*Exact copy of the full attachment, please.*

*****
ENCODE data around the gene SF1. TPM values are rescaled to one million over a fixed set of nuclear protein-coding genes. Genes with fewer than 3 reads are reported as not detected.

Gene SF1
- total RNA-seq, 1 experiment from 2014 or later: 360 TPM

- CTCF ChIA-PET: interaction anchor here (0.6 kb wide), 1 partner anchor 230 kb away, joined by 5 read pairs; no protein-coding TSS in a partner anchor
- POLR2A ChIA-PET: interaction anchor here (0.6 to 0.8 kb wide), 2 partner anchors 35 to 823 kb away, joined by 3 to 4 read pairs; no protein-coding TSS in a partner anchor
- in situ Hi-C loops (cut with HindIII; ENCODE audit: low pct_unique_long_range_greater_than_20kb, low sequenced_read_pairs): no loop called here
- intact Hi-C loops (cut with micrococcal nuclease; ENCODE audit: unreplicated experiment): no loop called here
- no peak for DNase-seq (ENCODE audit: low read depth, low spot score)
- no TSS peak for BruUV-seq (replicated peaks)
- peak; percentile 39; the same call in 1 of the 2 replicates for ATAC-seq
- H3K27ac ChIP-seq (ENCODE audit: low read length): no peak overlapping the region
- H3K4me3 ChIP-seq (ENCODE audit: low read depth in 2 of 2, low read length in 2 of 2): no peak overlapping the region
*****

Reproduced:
ENCODE data around the gene SF1. TPM values are rescaled to one million over a fixed set of nuclear protein-coding genes. Genes with fewer than 3 reads are reported as not detected.

Gene SF1
- total RNA-seq, 1 experiment from 2014 or later: 360 TPM

- CTCF ChIA-PET: interaction anchor here (0.6 kb wide), 1 partner anchor 230 kb away, joined by 5 read pairs; no protein-coding TSS in a partner anchor
- POLR2A ChIA-PET: interaction anchor here (0.6 to 0.8 kb wide), 2 partner anchors 35 to 823 kb away, joined by 3 to 4 read pairs; no protein-coding TSS in a partner anchor
- in situ Hi-C loops (cut with HindIII; ENCODE audit: low pct_unique_long_range_greater_than_20kb, low sequenced_read_pairs): no loop called here
- intact Hi-C loops (cut with micrococcal nuclease; ENCODE audit: unreplicated experiment): no loop called here
- no peak for DNase-seq (ENCODE audit: low read depth, low spot score)
- no TSS peak for BruUV-seq (replicated peaks)
- peak; percentile 39; the same call in 1 of the 2 replicates for ATAC-seq
- H3K27ac ChIP-seq (ENCODE audit: low read length): no peak overlapping the region
- H3K4me3 ChIP-seq (ENCODE audit: low read depth in 2 of 2, low read length in 2 of 2): no peak overlapping the region